Don't give her any more eggs though. Ignore the message.

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GabriellaMontez · 05/04/2022 09:18

I just wouldn't look at any messages from her in the morning. If she's genuinely desperate she can ring.

If she asks outright you'll have to say "no I don't mind the odd one but I really value this time to have a chat"

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FromOurHatsToOurFeet · 05/04/2022 09:20

If you're happy to and it's only now and then and if the kid is ready then why not. If she can't be arsed getting the kid ready or returning the favour then no. Sounds like she's on her second strike though.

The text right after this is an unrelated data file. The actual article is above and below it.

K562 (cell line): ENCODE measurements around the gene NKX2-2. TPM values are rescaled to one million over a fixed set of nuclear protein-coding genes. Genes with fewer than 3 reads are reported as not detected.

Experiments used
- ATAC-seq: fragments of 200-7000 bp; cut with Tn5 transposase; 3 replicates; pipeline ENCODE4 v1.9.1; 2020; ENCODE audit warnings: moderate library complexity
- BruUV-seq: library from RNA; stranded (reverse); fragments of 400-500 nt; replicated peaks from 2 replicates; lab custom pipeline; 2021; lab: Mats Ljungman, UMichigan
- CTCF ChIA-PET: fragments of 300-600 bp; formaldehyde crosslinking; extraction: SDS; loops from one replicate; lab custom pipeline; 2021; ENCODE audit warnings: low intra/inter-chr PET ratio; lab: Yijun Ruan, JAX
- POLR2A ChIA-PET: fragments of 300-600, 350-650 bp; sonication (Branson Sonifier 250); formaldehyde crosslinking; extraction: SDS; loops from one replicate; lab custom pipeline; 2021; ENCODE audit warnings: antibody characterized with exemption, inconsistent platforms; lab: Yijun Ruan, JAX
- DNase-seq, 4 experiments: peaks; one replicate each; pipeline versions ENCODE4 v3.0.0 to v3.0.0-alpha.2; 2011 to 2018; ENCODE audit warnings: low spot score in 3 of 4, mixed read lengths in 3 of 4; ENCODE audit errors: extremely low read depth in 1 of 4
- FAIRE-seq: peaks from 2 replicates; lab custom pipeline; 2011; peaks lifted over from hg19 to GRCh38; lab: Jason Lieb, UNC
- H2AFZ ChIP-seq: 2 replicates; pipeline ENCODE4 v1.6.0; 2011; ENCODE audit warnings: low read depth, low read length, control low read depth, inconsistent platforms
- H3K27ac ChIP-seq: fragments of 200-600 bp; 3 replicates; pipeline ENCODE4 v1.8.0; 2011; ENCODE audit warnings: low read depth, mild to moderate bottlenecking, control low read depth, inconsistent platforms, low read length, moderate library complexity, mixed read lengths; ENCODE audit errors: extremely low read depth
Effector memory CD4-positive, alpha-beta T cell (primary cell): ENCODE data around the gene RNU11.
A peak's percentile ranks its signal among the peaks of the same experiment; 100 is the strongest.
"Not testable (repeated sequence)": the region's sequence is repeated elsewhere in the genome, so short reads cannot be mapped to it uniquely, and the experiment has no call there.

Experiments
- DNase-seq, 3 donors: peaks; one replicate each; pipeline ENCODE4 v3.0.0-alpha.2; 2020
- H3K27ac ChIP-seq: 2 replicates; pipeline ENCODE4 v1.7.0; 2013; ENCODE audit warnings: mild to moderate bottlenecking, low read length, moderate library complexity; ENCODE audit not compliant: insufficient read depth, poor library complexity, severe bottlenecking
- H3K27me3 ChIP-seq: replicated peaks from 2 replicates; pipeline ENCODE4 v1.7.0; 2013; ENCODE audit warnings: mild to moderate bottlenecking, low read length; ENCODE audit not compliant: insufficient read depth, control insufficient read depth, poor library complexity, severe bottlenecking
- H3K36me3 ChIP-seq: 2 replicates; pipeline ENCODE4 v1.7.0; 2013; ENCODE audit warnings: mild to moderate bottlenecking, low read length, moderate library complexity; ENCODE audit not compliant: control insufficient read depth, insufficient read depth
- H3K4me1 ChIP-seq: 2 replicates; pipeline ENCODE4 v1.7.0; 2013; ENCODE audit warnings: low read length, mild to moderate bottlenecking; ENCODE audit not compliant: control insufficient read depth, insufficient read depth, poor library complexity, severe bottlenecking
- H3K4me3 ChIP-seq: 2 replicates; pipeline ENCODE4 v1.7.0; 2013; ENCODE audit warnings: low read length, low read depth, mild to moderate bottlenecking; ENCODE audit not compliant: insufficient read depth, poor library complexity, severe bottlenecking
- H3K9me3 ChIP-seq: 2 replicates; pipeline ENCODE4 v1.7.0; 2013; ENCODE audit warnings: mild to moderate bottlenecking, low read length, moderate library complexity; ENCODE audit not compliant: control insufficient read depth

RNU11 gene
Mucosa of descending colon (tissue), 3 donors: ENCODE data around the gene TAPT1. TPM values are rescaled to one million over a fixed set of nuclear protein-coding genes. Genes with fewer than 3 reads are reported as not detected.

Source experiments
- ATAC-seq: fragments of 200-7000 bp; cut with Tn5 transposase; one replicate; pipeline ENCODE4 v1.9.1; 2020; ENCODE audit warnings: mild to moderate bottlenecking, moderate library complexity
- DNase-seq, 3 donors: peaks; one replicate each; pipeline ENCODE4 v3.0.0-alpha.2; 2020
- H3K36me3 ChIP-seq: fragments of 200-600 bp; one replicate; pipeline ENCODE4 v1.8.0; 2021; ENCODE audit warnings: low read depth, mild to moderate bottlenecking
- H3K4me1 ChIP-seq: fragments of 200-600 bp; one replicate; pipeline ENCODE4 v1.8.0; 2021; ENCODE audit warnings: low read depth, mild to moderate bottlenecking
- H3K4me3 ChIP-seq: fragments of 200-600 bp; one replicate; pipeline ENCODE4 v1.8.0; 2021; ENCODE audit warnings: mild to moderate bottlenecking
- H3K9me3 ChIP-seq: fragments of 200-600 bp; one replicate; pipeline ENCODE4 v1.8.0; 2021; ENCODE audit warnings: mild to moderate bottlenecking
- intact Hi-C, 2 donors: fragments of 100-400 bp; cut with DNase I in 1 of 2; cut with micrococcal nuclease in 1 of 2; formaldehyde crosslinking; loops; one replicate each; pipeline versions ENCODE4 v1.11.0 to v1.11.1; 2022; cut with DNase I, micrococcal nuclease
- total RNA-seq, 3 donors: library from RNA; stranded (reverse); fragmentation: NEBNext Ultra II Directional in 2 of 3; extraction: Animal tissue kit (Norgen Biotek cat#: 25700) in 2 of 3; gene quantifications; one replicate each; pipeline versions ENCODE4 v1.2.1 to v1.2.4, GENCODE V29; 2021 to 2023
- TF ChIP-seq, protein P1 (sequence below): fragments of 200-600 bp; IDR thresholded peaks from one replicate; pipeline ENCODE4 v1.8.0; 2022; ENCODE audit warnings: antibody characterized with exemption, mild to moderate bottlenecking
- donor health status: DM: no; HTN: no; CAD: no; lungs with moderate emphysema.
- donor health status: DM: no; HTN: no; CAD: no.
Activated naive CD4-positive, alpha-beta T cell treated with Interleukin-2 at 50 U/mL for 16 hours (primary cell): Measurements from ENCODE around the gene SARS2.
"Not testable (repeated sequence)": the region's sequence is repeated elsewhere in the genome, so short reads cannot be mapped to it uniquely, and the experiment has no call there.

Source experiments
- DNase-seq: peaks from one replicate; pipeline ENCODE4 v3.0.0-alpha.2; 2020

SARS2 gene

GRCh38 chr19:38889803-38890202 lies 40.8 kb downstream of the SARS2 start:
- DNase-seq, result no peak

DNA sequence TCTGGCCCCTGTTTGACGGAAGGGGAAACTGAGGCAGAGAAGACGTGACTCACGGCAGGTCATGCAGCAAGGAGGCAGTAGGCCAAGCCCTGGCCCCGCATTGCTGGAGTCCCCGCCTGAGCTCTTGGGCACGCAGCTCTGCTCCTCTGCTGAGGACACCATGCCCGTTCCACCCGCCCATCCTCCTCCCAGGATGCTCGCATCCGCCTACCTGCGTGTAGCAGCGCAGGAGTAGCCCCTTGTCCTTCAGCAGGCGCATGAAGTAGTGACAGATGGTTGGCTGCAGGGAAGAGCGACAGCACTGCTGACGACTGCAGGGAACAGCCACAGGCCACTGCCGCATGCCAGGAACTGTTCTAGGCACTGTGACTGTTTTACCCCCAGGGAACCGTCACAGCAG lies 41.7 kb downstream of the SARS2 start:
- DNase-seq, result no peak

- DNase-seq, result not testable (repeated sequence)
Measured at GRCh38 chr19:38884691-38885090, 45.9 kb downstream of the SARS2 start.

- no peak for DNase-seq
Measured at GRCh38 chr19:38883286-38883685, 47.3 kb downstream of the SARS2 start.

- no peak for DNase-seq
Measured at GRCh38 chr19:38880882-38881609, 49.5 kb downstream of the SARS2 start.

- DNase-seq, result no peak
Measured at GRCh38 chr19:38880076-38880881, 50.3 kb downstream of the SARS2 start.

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MyVeryFirstCF · 05/04/2022 09:24

@FromOurHatsToOurFeet

If you're happy to and it's only now and then and if the kid is ready then why not. If she can't be arsed getting the kid ready or returning the favour then no. Sounds like she's on her second strike though.

This is the crux of the problem really. There's no actual reason why I can't take her child to school (I wouldn't - and didn't - hang around for her the time she wasn't ready).

It's more that I don't think any of the scenarios this week would fall into the "emergency" category. Your healthy 4 YO isn't awake at 7.30 a.m. for the school run? Wake him up!

It's no skin off my nose really, but my girls are always a bit disappointed on the mornings they don't get me to themselves.
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RatherBeRiding · 05/04/2022 09:25

Difficult as she sounds a bit pushy but you need to be a bit pushy back, and say - firmly but politely and repeat as necessary - that it's not convenient on a regular basis although you will help in an emergency.